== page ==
Below you will find the first entry from my Southwestern Road Trip travelog:
Travel Journal Day One: 7-30-2003
Began the great southwestern trek in the first rain Oklahoma has seen in almost a month. I left town later than expected so I was forced to take the not so scenic I-40 from Oklahoma City to Amarillo. However, even this drive had a vast variety of charms. I had forgotten the beauty of Western Oklahoma with its rolling hills and lush farms. I had also forgotten the enormous change that takes place almost immediately after crossing the Texas border when the land opens up, the hills disappear and there is nothing but golden grasses for as far as the eye can see. While this is not very astounding while on the interstate, the moment I dropped off onto the scenic highway 60, the effect was truly wonderful.
But nothing in the Texas panhandle prepares you for the majestic solitude of New Mexico. Hwy. 60 takes you into New Mexico via Clovis which is admittedly, not very scenic. However, if you are a military aircraft buff, its proximity to Cannon Air Force Base gives you some spectacular views of fighters performing maneuvers. Continuing west, the land quickly beings to change into the desert landscapes where the imagination runs wild with visions of gunfighters on main street and dusty cowboys herding cattle. All of this imagery is perfectly suited for the high touristy site of Billy the Kid’s grave which you hit in Fort Sumner. About 20 miles outside, you run into the modern ghost town of Yaso where I got some wonderfully melancholy pictures.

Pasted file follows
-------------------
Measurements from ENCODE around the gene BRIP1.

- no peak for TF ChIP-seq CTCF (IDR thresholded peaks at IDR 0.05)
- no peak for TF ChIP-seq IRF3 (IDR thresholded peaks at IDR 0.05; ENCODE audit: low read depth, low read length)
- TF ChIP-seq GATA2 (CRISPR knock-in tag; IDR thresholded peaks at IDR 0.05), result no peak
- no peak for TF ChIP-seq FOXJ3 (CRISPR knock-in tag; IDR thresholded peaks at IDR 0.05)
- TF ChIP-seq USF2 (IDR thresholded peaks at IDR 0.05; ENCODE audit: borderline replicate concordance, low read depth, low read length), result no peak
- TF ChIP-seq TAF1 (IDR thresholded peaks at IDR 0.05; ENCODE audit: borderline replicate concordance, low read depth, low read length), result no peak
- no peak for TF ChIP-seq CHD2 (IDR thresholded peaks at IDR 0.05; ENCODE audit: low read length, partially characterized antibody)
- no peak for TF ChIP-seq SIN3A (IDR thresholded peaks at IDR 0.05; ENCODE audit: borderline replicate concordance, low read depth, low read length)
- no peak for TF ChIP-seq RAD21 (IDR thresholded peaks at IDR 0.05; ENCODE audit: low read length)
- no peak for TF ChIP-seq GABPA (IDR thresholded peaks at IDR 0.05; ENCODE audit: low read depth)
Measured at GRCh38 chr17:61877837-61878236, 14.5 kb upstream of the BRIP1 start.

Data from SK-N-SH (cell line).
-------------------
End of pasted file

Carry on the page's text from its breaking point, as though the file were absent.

Just outside of Yaso, the rain began to pour, a real frog strangler to be sure. But the storm was short lived and soon the air was fragrant with the smell of dust, pinion and sage brush, one of the best smells in the entire world. Soon the mountains began to appear, the car started to slightly strain and the temperatures dropped. I had dinner in Mountainair at the Shaffer Hotel beautifully decorated in southwestern colors and covered with swastika. Darn that Hitler for stealing such a striking symbol. However, the irony of listening to “Take the Skinheads Bowling” by Camper van Beethoven while pulling up was enough to keep my chuckling for some time.
I am camping tonight in the Cibola National Forest high in the Los Pintos Mountains. I’m the only one here and the silence is deafening. But my sleep should be wonderful, so I will be wonderfully prepared for the adventures tomorrow.